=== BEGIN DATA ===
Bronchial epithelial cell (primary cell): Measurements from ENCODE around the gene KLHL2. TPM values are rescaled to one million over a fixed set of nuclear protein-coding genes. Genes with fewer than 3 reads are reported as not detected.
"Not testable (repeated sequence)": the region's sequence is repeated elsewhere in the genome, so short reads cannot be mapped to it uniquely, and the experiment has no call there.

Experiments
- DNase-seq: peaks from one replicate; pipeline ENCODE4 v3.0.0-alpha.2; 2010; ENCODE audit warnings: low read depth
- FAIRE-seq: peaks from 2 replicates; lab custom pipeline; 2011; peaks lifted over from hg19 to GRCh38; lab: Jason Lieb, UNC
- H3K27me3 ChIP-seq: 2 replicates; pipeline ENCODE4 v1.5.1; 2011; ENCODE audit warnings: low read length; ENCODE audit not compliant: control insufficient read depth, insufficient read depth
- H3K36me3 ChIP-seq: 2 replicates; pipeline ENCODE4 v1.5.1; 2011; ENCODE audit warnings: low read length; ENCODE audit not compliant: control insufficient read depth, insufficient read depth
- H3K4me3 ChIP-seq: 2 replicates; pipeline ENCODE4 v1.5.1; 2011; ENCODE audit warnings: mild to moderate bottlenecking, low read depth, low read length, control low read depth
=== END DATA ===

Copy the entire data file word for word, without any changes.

Bronchial epithelial cell (primary cell): Measurements from ENCODE around the gene KLHL2. TPM values are rescaled to one million over a fixed set of nuclear protein-coding genes. Genes with fewer than 3 reads are reported as not detected.
"Not testable (repeated sequence)": the region's sequence is repeated elsewhere in the genome, so short reads cannot be mapped to it uniquely, and the experiment has no call there.

Experiments
- DNase-seq: peaks from one replicate; pipeline ENCODE4 v3.0.0-alpha.2; 2010; ENCODE audit warnings: low read depth
- FAIRE-seq: peaks from 2 replicates; lab custom pipeline; 2011; peaks lifted over from hg19 to GRCh38; lab: Jason Lieb, UNC
- H3K27me3 ChIP-seq: 2 replicates; pipeline ENCODE4 v1.5.1; 2011; ENCODE audit warnings: low read length; ENCODE audit not compliant: control insufficient read depth, insufficient read depth
- H3K36me3 ChIP-seq: 2 replicates; pipeline ENCODE4 v1.5.1; 2011; ENCODE audit warnings: low read length; ENCODE audit not compliant: control insufficient read depth, insufficient read depth
- H3K4me3 ChIP-seq: 2 replicates; pipeline ENCODE4 v1.5.1; 2011; ENCODE audit warnings: mild to moderate bottlenecking, low read depth, low read length, control low read depth